Indigenous representation in poster history typically focuses on racist depictions leaning on stereotypes and caricatures of Native culture to sell products or events. Alongside this horrific history, however, Indigenous poster designers and printers have thrived, creating a legacy of vibrant, exciting imagery that counters the dominant narrative. Poster House is pleased to partner with designer and scholar Brian Johnson for a brief survey on this often overlooked body of Indigenous work, helping expand the cannon of poster history.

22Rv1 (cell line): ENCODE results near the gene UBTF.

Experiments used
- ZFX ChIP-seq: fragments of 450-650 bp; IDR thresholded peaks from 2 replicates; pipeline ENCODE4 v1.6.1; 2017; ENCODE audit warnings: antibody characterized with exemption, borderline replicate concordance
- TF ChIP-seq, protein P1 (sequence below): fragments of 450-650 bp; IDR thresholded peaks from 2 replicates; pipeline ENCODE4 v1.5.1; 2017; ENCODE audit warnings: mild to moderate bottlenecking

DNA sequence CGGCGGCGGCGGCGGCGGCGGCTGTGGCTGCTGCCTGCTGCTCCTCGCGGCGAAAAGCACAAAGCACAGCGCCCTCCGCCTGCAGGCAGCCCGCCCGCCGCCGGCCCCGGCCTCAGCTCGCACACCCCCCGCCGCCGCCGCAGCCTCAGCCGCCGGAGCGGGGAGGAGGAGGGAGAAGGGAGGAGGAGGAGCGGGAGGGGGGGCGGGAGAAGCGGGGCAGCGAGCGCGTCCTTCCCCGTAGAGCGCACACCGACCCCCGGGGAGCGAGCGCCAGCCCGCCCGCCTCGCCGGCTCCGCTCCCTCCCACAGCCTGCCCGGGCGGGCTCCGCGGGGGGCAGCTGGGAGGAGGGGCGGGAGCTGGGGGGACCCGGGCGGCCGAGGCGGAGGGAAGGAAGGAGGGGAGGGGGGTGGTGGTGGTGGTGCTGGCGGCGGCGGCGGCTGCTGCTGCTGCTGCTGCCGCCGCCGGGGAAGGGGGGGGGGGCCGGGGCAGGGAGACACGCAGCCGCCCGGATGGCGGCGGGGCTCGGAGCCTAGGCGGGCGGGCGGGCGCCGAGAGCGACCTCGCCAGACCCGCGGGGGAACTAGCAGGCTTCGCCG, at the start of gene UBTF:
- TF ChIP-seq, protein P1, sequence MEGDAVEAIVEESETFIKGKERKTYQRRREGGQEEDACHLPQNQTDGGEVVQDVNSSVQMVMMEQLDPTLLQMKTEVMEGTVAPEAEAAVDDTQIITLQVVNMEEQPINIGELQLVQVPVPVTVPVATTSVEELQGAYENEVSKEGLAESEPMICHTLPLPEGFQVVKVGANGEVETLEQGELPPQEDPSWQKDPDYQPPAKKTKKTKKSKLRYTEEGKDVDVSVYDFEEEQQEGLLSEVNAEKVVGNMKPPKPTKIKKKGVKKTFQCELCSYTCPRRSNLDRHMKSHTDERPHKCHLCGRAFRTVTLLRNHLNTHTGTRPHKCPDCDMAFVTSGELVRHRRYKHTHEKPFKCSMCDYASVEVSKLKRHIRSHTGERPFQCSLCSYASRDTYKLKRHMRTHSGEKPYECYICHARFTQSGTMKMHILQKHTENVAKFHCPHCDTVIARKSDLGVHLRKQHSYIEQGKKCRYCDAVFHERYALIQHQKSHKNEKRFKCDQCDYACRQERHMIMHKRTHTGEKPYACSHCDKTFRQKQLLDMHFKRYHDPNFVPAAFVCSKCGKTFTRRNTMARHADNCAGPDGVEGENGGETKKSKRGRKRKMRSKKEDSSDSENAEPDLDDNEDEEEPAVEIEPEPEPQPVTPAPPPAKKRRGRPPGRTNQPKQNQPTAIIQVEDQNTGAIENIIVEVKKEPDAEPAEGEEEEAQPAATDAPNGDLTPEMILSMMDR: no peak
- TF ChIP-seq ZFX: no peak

Brian Johnson is a partner at Polymode, where he focuses on creative direction, design production, writing, and teaching. Born into a family of printers, he is deeply invested in the production of good design without sacrificing our humanity or environment. He is a member of the Monacan Nation and holds a BFA from the Rhode Island School of Design. His most recent publication, Queering the Grid: Reading Codes in Dan Friedman’s Teachings (with Silas Munro), has led him to his current design writing research on Friedman’s 1994 Radical Manifesto, which will be approaching its thirty year anniversary.
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